In America, who or what is sovereign?

by Kelly GerlingKelly Gerling Photo by Michael Regnier www.regnierstudionews.com/

I think it is important to realize that power in the US is largely political. The money in politics is not the real power, but is used to harness that power.

But who or what is sovereign? Is the government and its structures sovereign? Is the Constitution sovereign? Or are We the People sovereign? There is much confusion on this in America.

On June 26th, 2010, David Korten wrote an article for Yes! Magazine titled: The Big Picture: Five Ways to Know You are Making a Difference.

It is a good article, laying out some general ideas for being on the side of progressive change. But it lacks the specificity of a plan, whether tactical or strategic.

So to make ideas such as David Korten’s turn into an actual plan, rather than an amorphous set of ideas and ideals, we need a tactical or strategic interpretation (for we DON’T have decades to do this).

Take this quote from Korten’s fifth question:

“. . . support for a rule change that will shift the balance of power from the people and institutions of the Wall Street phantom-wealth economy to the people . . .”

Okay, I agree. But how do we, the American progressive citizenry, make it specific?

I like the analysis by Akhil Reed Amar, a Yale law professor. He has a convincing analysis that (just imagine!!!) says that the American people are one people; that Article V of the Constitution is only one way of amending our Constitution to fix our government; that We the People BY MAJORITY VOTE have always had the right and the duty to amend our Constitution to fix the obvious flaws such as the vulnerability of the government’s takeover by an illegitimate minority of rich people; AND that this fact was so obvious and evident to the founders of the nation and the framers of the Constitution that they never made it explicit—except in the Declaration of Independence, the Preamble, Amendments I, IX, and X and the way Article VII was implemented by the states.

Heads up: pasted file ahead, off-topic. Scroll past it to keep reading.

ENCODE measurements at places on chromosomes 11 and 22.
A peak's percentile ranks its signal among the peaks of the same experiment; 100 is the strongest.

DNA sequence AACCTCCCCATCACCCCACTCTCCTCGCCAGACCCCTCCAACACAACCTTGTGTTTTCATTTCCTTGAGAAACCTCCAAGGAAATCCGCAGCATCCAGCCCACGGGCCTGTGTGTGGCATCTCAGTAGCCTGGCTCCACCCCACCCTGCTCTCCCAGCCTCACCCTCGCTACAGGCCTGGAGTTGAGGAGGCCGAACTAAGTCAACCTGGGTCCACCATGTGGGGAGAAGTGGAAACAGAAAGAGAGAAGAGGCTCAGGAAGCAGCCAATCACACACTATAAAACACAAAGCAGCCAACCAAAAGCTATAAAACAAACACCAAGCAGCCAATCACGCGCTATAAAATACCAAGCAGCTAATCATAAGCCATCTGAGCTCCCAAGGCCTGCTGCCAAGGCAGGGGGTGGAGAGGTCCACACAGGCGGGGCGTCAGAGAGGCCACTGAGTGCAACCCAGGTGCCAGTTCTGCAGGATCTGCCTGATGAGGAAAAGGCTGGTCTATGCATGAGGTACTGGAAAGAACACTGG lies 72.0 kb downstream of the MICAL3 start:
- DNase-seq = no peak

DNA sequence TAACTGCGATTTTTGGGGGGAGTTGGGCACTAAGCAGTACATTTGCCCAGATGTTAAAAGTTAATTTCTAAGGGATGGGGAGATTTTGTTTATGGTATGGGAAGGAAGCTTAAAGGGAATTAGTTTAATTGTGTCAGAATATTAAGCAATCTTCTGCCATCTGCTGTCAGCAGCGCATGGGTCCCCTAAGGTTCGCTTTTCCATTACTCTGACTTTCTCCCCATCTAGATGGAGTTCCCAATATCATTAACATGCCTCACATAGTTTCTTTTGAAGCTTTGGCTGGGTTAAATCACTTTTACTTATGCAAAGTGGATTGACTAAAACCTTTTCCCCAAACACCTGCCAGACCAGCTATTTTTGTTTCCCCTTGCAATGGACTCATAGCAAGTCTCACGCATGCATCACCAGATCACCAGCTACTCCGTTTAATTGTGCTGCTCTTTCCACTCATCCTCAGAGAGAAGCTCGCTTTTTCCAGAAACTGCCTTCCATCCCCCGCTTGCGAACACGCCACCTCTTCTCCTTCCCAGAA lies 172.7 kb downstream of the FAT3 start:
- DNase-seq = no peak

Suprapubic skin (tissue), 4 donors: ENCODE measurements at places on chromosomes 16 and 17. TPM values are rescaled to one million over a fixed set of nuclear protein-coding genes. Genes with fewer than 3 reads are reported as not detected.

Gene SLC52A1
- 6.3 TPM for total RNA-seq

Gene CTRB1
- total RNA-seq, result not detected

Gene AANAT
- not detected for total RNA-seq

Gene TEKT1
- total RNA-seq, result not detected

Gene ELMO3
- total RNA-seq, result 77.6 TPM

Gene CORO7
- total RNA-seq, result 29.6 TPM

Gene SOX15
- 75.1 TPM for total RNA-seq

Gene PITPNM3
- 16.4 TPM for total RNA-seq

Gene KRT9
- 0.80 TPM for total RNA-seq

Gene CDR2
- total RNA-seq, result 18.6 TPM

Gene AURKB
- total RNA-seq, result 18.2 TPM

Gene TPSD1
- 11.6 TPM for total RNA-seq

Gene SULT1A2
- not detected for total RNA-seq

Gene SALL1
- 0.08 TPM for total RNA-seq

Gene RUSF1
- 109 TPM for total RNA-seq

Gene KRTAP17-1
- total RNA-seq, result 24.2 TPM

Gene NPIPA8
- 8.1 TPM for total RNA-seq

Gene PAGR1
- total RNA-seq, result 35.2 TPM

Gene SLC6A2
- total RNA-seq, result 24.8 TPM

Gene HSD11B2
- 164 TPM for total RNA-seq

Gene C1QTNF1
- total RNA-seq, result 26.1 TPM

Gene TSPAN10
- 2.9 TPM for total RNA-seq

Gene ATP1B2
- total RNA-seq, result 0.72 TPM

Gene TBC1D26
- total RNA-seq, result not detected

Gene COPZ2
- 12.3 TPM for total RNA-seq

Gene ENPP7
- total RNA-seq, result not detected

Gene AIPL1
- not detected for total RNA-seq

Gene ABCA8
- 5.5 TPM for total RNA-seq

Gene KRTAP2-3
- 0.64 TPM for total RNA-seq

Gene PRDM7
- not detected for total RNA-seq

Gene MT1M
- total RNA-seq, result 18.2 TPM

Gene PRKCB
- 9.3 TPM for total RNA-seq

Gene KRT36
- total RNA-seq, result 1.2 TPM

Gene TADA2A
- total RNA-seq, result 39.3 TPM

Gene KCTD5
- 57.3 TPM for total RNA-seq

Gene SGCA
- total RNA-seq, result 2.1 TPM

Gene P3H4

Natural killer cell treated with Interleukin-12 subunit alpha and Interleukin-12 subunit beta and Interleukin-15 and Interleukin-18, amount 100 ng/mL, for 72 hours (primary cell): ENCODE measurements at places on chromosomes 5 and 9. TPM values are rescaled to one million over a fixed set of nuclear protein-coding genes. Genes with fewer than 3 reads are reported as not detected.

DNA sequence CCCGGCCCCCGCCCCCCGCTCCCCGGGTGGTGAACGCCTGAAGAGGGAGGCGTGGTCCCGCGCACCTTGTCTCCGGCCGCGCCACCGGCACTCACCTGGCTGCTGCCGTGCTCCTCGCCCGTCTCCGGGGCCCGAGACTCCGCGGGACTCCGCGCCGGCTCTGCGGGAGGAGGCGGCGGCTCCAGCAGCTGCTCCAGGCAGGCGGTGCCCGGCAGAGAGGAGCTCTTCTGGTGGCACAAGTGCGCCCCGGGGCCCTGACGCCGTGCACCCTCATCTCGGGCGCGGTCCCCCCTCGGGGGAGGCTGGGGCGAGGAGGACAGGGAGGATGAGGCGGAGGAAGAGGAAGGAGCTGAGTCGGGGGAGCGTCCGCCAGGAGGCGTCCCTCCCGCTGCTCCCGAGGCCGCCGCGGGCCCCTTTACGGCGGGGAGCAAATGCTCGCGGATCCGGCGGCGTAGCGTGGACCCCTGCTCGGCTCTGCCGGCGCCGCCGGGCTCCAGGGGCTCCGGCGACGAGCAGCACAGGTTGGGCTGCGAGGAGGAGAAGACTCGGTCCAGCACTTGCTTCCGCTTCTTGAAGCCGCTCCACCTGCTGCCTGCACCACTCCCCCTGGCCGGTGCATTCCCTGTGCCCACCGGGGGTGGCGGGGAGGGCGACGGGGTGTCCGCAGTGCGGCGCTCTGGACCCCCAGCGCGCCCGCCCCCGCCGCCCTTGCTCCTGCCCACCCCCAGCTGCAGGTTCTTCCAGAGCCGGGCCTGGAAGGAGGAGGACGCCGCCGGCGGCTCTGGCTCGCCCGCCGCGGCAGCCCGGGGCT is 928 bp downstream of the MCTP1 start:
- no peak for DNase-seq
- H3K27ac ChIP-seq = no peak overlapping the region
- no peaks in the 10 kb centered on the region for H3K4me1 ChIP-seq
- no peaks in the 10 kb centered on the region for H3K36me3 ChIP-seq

Here is a link to his very insightful paper called Philadelphia Revisited (1988):


An updated version of his analysis is contained in the first two chapters of his book For the People.

Author Dan Lazare has made some of the same points in his book The Frozen Republic: How the Constitution Paralyzes Democracy. There is a published interview on YouTube about the book.

Just think . . . if most Americans believed ourselves to be the source of the Constitution’s power, and its primary beneficiary, and its originating creator, and that We the People therefore can amend it by majority vote, (like Montana can and many other states), then to fulfill Korten’s well-known, generally accepted ideal of shifting the balance of power, all we need to do is vote delegates into a democratic assembly, deliberate and decide upon solutions, and then have a nationwide vote for a series of democracy amendments or a new constitution. We can fix the system just like that, like is done in nation after nation all over our planet.

THAT would be cool. THAT would be a specific plan for such a plan is a way to operationalize the radical idea that the American people are sovereign over ourselves, our nation, and our government.

How do we do that?

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